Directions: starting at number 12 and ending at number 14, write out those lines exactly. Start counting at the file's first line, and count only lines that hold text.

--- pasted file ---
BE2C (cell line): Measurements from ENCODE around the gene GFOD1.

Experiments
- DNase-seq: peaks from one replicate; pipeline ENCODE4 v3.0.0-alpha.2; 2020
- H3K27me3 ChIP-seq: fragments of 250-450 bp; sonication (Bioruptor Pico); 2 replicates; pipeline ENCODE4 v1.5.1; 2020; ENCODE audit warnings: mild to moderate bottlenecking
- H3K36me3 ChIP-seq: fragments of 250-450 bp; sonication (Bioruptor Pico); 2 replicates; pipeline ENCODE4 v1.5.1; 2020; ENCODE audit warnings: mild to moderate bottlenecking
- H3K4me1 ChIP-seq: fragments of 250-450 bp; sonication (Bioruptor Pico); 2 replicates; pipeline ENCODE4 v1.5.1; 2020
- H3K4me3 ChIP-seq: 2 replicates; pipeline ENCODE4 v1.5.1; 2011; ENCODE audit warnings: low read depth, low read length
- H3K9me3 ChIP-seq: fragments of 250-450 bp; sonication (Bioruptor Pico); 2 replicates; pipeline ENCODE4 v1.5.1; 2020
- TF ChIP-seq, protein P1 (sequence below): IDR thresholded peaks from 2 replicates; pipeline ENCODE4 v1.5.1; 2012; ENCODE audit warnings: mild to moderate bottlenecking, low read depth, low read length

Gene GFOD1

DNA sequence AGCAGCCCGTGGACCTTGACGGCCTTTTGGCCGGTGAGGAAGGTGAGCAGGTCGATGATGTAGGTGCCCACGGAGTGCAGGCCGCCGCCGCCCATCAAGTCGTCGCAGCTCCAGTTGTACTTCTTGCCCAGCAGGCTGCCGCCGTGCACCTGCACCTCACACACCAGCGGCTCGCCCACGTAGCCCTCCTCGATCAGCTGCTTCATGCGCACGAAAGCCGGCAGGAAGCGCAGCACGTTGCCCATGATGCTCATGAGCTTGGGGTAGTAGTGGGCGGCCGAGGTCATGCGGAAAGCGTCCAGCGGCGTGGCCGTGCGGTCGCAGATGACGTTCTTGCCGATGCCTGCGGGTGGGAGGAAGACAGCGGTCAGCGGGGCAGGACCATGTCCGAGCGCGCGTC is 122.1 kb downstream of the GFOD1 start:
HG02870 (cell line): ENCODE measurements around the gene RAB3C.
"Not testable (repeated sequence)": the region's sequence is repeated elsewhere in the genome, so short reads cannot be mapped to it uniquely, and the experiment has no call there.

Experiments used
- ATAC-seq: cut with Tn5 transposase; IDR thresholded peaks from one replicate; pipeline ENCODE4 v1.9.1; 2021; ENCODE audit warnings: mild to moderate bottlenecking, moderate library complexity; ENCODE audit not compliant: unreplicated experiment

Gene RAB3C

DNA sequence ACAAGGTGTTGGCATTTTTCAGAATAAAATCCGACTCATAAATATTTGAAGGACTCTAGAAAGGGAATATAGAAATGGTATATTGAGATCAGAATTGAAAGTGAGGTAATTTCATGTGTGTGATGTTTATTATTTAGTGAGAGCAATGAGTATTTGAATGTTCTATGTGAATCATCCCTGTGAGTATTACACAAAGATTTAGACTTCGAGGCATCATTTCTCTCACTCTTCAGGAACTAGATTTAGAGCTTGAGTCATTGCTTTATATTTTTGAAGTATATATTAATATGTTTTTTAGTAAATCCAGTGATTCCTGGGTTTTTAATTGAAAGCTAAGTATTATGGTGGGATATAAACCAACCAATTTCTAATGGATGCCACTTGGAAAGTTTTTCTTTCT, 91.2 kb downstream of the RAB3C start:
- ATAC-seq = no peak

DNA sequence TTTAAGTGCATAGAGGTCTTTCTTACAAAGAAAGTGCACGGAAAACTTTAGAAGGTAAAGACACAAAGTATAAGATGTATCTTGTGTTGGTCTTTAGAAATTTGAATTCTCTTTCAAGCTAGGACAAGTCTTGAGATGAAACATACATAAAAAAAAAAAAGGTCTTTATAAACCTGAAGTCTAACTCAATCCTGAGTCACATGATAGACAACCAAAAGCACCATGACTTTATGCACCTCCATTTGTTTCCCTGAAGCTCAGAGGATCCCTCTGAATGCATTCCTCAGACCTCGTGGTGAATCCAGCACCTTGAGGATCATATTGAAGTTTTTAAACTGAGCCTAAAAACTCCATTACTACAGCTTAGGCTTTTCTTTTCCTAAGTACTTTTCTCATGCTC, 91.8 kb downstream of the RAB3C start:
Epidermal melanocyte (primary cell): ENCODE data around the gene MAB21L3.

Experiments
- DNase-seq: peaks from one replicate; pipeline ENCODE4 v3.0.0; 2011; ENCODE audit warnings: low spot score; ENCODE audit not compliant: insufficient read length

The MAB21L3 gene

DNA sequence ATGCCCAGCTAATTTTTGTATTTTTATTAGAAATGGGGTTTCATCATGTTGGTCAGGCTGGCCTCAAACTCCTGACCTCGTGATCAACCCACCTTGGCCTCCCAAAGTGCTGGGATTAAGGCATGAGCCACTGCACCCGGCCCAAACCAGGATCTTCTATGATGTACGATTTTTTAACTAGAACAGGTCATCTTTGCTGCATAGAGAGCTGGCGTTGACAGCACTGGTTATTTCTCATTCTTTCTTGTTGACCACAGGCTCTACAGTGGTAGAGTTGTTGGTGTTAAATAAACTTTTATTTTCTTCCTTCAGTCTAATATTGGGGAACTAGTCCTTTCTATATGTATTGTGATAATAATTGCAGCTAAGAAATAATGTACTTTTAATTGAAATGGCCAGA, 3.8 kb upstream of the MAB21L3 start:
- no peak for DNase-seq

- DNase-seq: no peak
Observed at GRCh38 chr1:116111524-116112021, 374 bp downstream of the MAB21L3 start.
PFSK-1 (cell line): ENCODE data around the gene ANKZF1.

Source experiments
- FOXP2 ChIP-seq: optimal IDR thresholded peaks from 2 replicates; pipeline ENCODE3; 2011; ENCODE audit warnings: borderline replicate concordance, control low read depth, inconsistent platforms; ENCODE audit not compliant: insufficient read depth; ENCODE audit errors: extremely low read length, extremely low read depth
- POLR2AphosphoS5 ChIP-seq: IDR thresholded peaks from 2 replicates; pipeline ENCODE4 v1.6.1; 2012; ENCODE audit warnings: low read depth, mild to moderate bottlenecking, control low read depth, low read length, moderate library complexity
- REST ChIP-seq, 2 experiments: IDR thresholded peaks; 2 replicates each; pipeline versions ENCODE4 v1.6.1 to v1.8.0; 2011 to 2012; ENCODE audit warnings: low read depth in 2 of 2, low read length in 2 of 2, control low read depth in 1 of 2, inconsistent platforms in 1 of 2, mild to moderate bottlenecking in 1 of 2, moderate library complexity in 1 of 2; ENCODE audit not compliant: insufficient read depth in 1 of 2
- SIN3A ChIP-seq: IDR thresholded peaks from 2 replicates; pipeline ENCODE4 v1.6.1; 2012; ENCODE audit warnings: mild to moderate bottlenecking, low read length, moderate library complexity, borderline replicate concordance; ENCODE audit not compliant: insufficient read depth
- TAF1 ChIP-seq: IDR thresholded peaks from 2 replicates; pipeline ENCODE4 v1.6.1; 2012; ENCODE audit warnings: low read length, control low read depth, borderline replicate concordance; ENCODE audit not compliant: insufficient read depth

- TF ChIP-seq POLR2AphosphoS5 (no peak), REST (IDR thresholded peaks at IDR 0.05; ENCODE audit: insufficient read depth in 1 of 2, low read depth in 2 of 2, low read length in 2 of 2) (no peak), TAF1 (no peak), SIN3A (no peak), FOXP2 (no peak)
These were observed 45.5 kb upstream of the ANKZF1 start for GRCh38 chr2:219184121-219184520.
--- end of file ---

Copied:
HG02870 (cell line): ENCODE measurements around the gene RAB3C.
"Not testable (repeated sequence)": the region's sequence is repeated elsewhere in the genome, so short reads cannot be mapped to it uniquely, and the experiment has no call there.

Experiments used